After a week or two of fighting, I found that I could no longer read what some colleagues and friends were writing, comparing Israel and Hamas. Perhaps in the beginning it was necessary to tell the world of how Hamas put its own citizens at risk, uses them as human shields and has a different moral compass. We agree. We can also agree about our support for the IDF and commend its conduct during the fighting. I am an IDF veteran and am for the most part proud of how Israel has conducted itself. But I get nervous when I read about our “holy soldiers” because in Jewish history, ‘holy soldiers’ brings to mind death and destruction as the Crusaders marched across Europe. We will read some of this during the Martyrology on Yom Kippur. We must not mix Israel’s right to defend itself with a holy war. Our tradition teaches us differently.
Earlier in the week I had the idea that I should take a look at this week’s Haftorah. The link seemed obvious- it is the first Haftorah of Consolation after Tisha B’Av and I was hoping that the 72 hour truce would extend into Shabbat. Shabbat would provide an ideal consolation- a time of rest and reflection with hopefully more quiet to follow. We all know how that worked out. More than 70 rockets were fired at Israel yesterday and they were followed by Israeli reprisals.
My thought process took me to a whole new and different place. The Haftorah begins with, “Nachmu, nachmu ami…” which Etz Haim translates as, “Comfort, oh Comfort My People.” We are told that Jerusalem and her people have suffered their punishment and are ready to be redeemed. Isaiah goes on to write that people come and go, but G-d remains constant. Chapter 40, line 9 states, “Ascend a lofty mountain O herald of joy to Zion; Raise your voice with power, O herald of joy to Jerusalem- Raise it have no fear.” This week I find that line to be particularly moving. Regardless of your position on what has taken place between Israel and Hamas, it has been hard to miss not just the criticism of Israel, but the anti-Semitism, especially in Europe. I think that we must be careful not to confuse legitimate criticism with anti-Semitism. “Raise your voice with power” resonates with me not as power as force, but the power that comes from having a state, the return to Zion and the ability that Israel has to defend itself. Israel is the regional military superpower but also the economic and democratic power of the region.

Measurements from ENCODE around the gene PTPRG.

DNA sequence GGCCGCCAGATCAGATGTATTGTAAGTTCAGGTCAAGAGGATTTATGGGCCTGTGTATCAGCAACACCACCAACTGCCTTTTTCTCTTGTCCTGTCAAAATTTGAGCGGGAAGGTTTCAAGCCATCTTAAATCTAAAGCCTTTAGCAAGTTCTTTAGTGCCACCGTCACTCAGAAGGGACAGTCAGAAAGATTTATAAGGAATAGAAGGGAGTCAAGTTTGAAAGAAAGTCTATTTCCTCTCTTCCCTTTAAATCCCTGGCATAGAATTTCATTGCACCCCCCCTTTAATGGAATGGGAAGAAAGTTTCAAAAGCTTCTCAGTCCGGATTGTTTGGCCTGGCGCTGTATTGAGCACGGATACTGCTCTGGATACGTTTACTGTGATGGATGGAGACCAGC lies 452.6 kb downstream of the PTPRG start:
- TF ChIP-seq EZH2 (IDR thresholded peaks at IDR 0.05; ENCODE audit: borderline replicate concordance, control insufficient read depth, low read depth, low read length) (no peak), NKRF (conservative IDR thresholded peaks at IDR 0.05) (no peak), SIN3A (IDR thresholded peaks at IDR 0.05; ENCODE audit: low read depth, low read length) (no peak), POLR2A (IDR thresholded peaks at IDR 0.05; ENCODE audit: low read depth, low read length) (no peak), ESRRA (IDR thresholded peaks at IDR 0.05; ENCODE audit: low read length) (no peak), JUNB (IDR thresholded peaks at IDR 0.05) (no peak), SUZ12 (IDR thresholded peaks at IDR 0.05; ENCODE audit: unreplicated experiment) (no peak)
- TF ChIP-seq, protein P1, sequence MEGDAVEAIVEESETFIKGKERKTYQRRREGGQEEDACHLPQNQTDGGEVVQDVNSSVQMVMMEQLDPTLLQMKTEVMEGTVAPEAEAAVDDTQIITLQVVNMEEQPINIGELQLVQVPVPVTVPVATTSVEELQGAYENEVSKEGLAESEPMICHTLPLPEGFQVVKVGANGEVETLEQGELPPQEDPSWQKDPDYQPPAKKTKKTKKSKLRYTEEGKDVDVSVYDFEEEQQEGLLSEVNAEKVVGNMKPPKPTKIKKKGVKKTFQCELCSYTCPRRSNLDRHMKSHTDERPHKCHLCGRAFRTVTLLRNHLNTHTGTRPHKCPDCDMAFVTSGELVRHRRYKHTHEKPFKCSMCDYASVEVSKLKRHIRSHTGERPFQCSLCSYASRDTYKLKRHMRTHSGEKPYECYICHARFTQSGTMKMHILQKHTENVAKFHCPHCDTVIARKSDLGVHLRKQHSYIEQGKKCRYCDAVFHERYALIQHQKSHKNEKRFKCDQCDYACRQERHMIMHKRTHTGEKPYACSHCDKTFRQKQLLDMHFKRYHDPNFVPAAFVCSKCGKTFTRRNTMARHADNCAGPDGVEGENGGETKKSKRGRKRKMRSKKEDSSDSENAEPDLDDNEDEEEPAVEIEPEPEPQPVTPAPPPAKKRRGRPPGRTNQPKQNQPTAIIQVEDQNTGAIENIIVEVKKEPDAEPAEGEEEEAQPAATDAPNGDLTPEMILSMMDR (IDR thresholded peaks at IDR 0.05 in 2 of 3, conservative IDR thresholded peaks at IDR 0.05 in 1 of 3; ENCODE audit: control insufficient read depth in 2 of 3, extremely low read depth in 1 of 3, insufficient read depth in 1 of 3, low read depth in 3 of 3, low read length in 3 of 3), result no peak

I find Chapter 40, Verse 18 very powerful:
“To whom, then can you liken G-d,
What form compare to Him?
The idol? A woodworker shaped it,
And a smith overlaid it with gold,
Forging links of silver.
As a gift, he chooses the mulberry-
A wood that does not rot-
Thou seeks a skillful woodworker to make a firm idol,
That will not topple”
My problem is that it is easy to quote Isaiah, and while I believe in G-d’s enduring promise of our homeland, my identification with Zionism demands that it was not enough to wait for our return, we needed to make it happen. I believe that Zionism was necessary because a new Jew had to be made, one capable of defending him or herself who could take destiny into their own hands. (As an aside, I was tempted to quote from Bialik’s City of Slaughter, comparing Jews of 1903 with today, but decided it was too heavy handed.) We demand more of Israel than we do of other countries. Israel is held to a higher standard people complain. But I think that this can be a good thing. It also acknowledges our biblical connection to the land. We must remember our origins, how and why we were sent into Exile and the modern sacrifices required to build the state of Israel. My family was sent to exile from Spain in 1492 and kept the key to the family home in Cordoba, originally hoping to return, but also serving as a reminder. The key presumably is still in the house in Poland, a house that we know still exists, now in Ukraine, where generations lived until those who were unable to get out met their fate at the hands of the Nazis. We speak of lessons learned and Jewish morality that must be applied to each other and our neighbors. Only then can we truly fulfill the promise laid out in this week’s Haftorah. When the fighting ends, there are going to be new opportunities for a negotiated comprehensive settlement. We have chosen to return to our homeland and fulfill G-d’s promise. Now we must face the difficult choices that will enable us to live with our neighbors in peace.